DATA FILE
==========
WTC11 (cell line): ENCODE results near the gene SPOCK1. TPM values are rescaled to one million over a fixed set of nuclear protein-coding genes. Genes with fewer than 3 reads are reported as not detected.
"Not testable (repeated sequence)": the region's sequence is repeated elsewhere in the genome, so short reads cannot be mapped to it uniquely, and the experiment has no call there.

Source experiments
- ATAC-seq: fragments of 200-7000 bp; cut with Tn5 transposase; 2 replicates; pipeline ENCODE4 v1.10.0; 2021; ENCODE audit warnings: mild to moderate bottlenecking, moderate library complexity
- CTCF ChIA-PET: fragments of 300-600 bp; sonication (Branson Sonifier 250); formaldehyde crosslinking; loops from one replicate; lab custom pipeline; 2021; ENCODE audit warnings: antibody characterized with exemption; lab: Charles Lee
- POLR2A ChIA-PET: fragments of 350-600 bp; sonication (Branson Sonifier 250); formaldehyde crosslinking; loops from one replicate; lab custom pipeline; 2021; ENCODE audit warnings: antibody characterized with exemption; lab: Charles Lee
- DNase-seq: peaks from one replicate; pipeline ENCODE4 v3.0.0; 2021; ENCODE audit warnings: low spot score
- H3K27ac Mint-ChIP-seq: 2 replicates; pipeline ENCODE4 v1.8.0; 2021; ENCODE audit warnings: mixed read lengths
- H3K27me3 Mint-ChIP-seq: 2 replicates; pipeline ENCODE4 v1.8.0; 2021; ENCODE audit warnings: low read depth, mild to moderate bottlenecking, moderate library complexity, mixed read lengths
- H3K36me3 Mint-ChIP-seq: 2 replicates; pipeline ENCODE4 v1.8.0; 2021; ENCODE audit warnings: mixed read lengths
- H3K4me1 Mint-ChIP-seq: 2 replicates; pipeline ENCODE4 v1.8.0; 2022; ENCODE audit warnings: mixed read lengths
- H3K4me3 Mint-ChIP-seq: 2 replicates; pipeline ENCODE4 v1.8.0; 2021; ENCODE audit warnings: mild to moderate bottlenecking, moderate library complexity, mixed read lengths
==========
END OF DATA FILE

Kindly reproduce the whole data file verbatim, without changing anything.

WTC11 (cell line): ENCODE results near the gene SPOCK1. TPM values are rescaled to one million over a fixed set of nuclear protein-coding genes. Genes with fewer than 3 reads are reported as not detected.
"Not testable (repeated sequence)": the region's sequence is repeated elsewhere in the genome, so short reads cannot be mapped to it uniquely, and the experiment has no call there.

Source experiments
- ATAC-seq: fragments of 200-7000 bp; cut with Tn5 transposase; 2 replicates; pipeline ENCODE4 v1.10.0; 2021; ENCODE audit warnings: mild to moderate bottlenecking, moderate library complexity
- CTCF ChIA-PET: fragments of 300-600 bp; sonication (Branson Sonifier 250); formaldehyde crosslinking; loops from one replicate; lab custom pipeline; 2021; ENCODE audit warnings: antibody characterized with exemption; lab: Charles Lee
- POLR2A ChIA-PET: fragments of 350-600 bp; sonication (Branson Sonifier 250); formaldehyde crosslinking; loops from one replicate; lab custom pipeline; 2021; ENCODE audit warnings: antibody characterized with exemption; lab: Charles Lee
- DNase-seq: peaks from one replicate; pipeline ENCODE4 v3.0.0; 2021; ENCODE audit warnings: low spot score
- H3K27ac Mint-ChIP-seq: 2 replicates; pipeline ENCODE4 v1.8.0; 2021; ENCODE audit warnings: mixed read lengths
- H3K27me3 Mint-ChIP-seq: 2 replicates; pipeline ENCODE4 v1.8.0; 2021; ENCODE audit warnings: low read depth, mild to moderate bottlenecking, moderate library complexity, mixed read lengths
- H3K36me3 Mint-ChIP-seq: 2 replicates; pipeline ENCODE4 v1.8.0; 2021; ENCODE audit warnings: mixed read lengths
- H3K4me1 Mint-ChIP-seq: 2 replicates; pipeline ENCODE4 v1.8.0; 2022; ENCODE audit warnings: mixed read lengths
- H3K4me3 Mint-ChIP-seq: 2 replicates; pipeline ENCODE4 v1.8.0; 2021; ENCODE audit warnings: mild to moderate bottlenecking, moderate library complexity, mixed read lengths